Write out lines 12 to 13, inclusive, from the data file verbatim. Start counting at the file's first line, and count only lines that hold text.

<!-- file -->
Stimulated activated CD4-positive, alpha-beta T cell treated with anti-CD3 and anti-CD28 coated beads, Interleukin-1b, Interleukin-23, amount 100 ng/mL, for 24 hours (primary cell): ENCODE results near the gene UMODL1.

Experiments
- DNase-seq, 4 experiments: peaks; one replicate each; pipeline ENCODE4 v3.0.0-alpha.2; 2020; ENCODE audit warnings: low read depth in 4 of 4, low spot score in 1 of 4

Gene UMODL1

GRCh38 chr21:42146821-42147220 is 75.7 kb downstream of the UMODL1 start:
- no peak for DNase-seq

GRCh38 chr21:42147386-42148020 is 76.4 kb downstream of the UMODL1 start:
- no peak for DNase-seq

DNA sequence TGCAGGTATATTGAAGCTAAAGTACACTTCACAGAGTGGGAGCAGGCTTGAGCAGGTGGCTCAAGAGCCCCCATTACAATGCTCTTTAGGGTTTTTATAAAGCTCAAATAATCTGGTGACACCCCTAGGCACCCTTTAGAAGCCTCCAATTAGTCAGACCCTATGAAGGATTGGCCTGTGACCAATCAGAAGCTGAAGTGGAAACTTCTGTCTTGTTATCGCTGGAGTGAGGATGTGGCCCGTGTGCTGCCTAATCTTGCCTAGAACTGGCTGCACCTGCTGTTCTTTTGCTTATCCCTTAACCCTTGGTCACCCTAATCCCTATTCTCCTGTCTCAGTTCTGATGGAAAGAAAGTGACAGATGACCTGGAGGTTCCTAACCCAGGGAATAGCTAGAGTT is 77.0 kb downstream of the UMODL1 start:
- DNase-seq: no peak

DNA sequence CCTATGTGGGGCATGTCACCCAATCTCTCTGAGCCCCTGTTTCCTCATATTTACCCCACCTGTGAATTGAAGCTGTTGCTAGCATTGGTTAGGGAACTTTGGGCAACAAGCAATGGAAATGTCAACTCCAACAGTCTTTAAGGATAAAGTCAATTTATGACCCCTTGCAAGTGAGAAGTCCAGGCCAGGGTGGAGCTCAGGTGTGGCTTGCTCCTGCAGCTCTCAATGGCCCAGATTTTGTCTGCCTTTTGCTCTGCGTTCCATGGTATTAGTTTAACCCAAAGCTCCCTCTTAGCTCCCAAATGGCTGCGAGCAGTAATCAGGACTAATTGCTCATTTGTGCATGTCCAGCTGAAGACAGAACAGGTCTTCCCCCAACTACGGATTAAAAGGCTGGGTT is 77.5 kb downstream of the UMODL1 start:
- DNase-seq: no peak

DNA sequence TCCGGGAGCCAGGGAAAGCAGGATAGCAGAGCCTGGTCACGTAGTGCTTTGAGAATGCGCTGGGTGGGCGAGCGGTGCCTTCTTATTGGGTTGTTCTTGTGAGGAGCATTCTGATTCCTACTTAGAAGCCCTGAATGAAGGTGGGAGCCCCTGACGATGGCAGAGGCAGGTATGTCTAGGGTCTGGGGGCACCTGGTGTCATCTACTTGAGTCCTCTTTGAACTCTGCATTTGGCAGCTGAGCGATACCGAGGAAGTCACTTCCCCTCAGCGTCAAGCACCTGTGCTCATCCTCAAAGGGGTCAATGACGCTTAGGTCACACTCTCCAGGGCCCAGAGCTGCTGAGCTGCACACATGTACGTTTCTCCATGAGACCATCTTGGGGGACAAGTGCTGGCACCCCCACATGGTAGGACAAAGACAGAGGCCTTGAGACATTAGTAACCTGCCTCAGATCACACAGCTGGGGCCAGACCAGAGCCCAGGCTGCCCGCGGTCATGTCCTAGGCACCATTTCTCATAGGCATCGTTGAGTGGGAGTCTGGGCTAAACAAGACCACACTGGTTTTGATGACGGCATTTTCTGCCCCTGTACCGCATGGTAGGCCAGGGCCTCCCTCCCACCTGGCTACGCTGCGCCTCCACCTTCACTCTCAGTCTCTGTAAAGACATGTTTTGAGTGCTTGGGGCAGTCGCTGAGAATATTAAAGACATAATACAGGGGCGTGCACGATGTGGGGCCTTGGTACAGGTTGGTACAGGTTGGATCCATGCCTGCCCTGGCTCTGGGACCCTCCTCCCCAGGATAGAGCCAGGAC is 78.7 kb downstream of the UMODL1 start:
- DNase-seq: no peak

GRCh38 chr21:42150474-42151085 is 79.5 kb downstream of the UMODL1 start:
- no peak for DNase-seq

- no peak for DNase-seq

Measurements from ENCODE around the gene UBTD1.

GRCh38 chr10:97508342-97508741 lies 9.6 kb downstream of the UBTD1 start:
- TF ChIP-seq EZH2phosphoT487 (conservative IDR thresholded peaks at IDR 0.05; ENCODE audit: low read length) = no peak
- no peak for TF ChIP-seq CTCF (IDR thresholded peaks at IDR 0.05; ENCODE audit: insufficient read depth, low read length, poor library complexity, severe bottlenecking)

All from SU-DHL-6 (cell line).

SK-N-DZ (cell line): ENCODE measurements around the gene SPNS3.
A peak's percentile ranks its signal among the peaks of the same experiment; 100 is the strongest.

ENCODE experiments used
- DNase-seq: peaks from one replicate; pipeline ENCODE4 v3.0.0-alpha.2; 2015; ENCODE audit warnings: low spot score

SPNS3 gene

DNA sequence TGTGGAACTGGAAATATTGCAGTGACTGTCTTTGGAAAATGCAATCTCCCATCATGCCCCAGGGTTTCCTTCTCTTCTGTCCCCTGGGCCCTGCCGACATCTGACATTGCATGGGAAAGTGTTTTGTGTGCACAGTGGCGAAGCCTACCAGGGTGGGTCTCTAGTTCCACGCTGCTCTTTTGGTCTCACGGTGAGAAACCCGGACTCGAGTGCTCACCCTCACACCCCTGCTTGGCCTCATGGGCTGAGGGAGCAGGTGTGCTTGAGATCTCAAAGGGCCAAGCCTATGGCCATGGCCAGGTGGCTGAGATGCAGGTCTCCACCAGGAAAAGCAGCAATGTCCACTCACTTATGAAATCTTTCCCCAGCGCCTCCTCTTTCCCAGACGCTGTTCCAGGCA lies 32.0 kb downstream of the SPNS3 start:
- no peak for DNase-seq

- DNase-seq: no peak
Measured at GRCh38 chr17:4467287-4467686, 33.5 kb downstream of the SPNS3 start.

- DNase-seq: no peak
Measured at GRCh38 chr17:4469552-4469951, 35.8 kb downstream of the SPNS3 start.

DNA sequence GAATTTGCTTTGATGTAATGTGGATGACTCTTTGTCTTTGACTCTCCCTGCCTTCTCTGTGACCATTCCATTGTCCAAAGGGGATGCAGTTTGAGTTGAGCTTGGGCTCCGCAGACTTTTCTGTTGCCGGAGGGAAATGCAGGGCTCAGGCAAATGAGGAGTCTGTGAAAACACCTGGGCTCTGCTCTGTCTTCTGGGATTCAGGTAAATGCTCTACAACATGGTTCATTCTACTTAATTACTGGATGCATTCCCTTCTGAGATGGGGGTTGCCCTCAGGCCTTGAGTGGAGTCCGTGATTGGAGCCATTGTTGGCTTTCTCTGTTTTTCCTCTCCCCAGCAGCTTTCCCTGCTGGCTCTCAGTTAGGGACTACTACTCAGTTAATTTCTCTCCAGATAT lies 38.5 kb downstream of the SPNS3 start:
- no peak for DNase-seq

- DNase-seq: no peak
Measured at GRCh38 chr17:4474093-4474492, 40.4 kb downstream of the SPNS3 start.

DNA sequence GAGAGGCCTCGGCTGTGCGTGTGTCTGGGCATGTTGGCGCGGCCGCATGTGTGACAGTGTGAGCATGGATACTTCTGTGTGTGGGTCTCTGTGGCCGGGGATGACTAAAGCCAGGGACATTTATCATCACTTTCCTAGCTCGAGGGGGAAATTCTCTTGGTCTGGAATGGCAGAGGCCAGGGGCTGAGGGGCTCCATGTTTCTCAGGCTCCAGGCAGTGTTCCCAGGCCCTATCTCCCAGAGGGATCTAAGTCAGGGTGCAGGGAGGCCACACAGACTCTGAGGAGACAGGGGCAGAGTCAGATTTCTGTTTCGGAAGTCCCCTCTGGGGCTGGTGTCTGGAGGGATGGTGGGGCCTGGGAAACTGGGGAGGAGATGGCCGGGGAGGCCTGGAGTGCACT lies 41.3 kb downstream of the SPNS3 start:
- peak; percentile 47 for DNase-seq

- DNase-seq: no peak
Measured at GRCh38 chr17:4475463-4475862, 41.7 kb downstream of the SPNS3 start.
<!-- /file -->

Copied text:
- DNase-seq: no peak

DNA sequence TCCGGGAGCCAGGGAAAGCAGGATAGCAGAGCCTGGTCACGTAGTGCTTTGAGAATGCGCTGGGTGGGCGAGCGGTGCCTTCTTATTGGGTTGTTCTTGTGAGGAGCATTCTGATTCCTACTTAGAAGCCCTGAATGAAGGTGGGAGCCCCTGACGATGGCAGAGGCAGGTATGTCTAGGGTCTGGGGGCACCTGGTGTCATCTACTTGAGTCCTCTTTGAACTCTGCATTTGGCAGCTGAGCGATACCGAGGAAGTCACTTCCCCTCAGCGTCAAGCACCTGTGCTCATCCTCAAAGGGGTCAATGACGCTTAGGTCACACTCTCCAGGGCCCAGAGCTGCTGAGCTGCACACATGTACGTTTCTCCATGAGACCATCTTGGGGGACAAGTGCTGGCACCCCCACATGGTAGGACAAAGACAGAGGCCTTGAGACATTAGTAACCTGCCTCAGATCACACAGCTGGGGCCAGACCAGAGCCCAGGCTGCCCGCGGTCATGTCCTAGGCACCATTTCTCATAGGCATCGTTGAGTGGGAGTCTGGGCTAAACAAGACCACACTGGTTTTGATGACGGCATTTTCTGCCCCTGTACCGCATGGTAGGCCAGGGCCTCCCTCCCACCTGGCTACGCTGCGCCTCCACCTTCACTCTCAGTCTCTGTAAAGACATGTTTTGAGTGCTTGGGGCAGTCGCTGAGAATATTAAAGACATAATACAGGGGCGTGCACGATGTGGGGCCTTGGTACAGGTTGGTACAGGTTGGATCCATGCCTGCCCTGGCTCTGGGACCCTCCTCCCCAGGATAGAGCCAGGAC is 78.7 kb downstream of the UMODL1 start: